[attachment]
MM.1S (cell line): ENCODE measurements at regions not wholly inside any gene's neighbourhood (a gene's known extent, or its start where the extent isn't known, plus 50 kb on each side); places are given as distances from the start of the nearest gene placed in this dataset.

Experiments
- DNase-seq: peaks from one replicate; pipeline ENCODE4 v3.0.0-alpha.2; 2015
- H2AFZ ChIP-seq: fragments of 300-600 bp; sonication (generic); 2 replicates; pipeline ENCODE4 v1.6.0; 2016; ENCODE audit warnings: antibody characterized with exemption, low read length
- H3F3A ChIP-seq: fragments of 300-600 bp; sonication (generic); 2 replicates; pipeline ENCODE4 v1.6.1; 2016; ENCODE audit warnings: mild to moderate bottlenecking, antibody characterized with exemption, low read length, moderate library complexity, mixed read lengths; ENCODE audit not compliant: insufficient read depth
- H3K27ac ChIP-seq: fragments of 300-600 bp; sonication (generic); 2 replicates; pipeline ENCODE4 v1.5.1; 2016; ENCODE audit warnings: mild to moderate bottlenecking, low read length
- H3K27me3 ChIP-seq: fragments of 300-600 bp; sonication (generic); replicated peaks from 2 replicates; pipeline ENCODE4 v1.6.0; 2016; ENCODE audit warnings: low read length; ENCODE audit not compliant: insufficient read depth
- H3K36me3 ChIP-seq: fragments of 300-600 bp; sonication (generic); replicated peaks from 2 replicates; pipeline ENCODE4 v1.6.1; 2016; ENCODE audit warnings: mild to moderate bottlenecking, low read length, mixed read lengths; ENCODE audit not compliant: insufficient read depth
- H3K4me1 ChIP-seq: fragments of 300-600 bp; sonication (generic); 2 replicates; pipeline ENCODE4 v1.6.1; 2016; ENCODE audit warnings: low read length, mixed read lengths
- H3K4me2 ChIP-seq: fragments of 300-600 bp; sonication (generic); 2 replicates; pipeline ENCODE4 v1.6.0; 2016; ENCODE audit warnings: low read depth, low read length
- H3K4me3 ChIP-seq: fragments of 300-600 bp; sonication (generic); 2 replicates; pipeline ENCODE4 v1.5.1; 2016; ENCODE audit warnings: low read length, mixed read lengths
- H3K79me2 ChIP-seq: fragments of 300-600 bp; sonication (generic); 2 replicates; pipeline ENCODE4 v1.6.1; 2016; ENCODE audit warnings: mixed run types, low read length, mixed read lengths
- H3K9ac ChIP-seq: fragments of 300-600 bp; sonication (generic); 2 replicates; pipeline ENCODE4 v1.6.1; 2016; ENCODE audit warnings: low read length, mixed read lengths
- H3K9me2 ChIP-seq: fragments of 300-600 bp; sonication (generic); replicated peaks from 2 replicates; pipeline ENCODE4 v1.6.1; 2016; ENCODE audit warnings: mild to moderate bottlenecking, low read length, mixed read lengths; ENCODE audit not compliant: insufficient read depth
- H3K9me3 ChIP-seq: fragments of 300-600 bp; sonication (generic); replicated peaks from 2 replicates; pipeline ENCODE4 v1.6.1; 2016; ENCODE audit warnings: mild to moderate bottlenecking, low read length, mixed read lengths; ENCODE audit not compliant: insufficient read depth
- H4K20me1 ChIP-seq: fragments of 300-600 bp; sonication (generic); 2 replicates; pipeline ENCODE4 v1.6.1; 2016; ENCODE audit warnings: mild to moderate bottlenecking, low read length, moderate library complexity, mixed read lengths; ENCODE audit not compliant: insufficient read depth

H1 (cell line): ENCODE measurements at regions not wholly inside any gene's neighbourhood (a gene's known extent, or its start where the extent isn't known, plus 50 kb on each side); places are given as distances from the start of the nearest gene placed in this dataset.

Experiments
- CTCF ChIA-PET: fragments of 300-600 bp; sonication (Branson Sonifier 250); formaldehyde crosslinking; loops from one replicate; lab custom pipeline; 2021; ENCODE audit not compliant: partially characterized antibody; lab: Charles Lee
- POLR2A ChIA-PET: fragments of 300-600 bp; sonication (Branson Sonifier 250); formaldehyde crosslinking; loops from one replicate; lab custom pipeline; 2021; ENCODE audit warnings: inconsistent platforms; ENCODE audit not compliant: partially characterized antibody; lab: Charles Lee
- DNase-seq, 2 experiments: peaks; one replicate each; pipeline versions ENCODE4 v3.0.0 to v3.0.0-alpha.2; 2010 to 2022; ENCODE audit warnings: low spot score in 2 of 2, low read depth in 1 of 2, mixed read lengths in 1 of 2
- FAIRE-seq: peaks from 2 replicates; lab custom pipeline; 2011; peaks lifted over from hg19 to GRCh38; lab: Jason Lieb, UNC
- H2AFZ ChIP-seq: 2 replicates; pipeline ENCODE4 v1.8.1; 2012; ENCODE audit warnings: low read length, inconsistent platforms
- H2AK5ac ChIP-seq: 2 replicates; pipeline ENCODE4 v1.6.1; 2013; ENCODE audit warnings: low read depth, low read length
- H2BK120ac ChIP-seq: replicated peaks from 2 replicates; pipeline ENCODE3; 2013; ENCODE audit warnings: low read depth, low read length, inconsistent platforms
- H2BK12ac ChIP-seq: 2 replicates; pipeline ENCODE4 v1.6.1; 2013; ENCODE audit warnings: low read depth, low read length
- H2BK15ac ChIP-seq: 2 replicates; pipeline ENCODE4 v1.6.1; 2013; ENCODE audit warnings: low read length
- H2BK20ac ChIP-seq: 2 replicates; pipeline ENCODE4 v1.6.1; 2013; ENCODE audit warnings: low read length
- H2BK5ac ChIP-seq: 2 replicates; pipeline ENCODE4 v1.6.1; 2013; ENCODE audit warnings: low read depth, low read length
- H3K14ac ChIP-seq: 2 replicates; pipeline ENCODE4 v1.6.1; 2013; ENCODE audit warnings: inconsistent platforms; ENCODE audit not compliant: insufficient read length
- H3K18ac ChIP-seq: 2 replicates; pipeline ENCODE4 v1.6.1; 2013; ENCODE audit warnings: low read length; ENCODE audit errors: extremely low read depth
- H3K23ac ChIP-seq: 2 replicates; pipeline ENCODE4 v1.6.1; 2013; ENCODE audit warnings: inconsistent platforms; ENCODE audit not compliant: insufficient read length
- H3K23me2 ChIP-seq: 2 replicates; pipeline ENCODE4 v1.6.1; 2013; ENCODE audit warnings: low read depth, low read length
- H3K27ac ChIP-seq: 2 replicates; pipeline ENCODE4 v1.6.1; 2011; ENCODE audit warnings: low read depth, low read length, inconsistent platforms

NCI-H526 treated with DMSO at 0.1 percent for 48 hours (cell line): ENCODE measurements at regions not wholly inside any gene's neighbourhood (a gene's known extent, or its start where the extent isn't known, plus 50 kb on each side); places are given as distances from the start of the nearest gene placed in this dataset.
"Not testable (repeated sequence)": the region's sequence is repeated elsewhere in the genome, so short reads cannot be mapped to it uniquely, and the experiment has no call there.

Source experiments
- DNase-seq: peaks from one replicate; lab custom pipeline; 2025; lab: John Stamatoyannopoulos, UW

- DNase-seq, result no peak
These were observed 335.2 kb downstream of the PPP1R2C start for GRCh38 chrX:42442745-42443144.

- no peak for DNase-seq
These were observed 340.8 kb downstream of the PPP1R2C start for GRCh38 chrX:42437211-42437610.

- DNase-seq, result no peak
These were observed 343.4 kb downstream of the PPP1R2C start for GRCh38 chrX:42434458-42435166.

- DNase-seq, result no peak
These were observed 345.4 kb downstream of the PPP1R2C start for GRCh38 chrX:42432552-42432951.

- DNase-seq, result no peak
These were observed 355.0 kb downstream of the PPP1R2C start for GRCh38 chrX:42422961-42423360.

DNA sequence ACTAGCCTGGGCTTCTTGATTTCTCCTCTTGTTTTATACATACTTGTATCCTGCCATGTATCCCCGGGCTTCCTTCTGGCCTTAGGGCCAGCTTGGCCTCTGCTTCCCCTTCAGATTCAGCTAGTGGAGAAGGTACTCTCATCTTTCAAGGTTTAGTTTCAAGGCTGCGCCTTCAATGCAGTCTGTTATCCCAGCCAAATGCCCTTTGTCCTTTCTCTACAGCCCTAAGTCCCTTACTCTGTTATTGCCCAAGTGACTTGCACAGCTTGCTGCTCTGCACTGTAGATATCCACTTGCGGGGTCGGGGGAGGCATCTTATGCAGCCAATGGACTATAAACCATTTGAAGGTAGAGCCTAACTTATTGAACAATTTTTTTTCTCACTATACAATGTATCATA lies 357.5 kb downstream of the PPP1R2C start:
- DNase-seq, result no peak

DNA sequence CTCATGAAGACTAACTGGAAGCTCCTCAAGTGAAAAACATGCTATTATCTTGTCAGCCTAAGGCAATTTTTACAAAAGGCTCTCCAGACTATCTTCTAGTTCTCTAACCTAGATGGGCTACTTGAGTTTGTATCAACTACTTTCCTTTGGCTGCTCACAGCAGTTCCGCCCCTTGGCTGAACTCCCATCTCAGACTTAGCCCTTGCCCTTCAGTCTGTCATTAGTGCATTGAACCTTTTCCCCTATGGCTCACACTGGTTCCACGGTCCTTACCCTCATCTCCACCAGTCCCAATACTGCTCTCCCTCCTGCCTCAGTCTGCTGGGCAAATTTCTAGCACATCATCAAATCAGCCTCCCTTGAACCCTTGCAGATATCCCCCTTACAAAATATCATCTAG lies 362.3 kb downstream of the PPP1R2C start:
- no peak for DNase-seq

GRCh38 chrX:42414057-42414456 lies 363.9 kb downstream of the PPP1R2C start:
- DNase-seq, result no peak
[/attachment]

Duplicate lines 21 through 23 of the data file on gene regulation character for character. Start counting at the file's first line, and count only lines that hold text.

- DNase-seq, 2 experiments: peaks; one replicate each; pipeline versions ENCODE4 v3.0.0 to v3.0.0-alpha.2; 2010 to 2022; ENCODE audit warnings: low spot score in 2 of 2, low read depth in 1 of 2, mixed read lengths in 1 of 2
- FAIRE-seq: peaks from 2 replicates; lab custom pipeline; 2011; peaks lifted over from hg19 to GRCh38; lab: Jason Lieb, UNC
- H2AFZ ChIP-seq: 2 replicates; pipeline ENCODE4 v1.8.1; 2012; ENCODE audit warnings: low read length, inconsistent platforms